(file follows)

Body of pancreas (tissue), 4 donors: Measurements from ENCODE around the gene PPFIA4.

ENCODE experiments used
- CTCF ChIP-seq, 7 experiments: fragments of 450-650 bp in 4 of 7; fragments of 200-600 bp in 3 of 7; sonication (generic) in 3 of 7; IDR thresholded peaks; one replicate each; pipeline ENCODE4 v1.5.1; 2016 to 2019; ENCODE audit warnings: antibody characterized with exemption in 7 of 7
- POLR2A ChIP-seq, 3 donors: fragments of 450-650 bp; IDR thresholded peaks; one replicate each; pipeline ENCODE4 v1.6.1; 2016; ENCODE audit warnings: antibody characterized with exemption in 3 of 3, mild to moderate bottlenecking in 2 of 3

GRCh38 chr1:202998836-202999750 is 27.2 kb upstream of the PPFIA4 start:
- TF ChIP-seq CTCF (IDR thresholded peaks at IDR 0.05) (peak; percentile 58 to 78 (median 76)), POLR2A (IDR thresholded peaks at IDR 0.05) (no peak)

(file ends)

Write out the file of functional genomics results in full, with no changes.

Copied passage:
Body of pancreas (tissue), 4 donors: Measurements from ENCODE around the gene PPFIA4.

ENCODE experiments used
- CTCF ChIP-seq, 7 experiments: fragments of 450-650 bp in 4 of 7; fragments of 200-600 bp in 3 of 7; sonication (generic) in 3 of 7; IDR thresholded peaks; one replicate each; pipeline ENCODE4 v1.5.1; 2016 to 2019; ENCODE audit warnings: antibody characterized with exemption in 7 of 7
- POLR2A ChIP-seq, 3 donors: fragments of 450-650 bp; IDR thresholded peaks; one replicate each; pipeline ENCODE4 v1.6.1; 2016; ENCODE audit warnings: antibody characterized with exemption in 3 of 3, mild to moderate bottlenecking in 2 of 3

GRCh38 chr1:202998836-202999750 is 27.2 kb upstream of the PPFIA4 start:
- TF ChIP-seq CTCF (IDR thresholded peaks at IDR 0.05) (peak; percentile 58 to 78 (median 76)), POLR2A (IDR thresholded peaks at IDR 0.05) (no peak)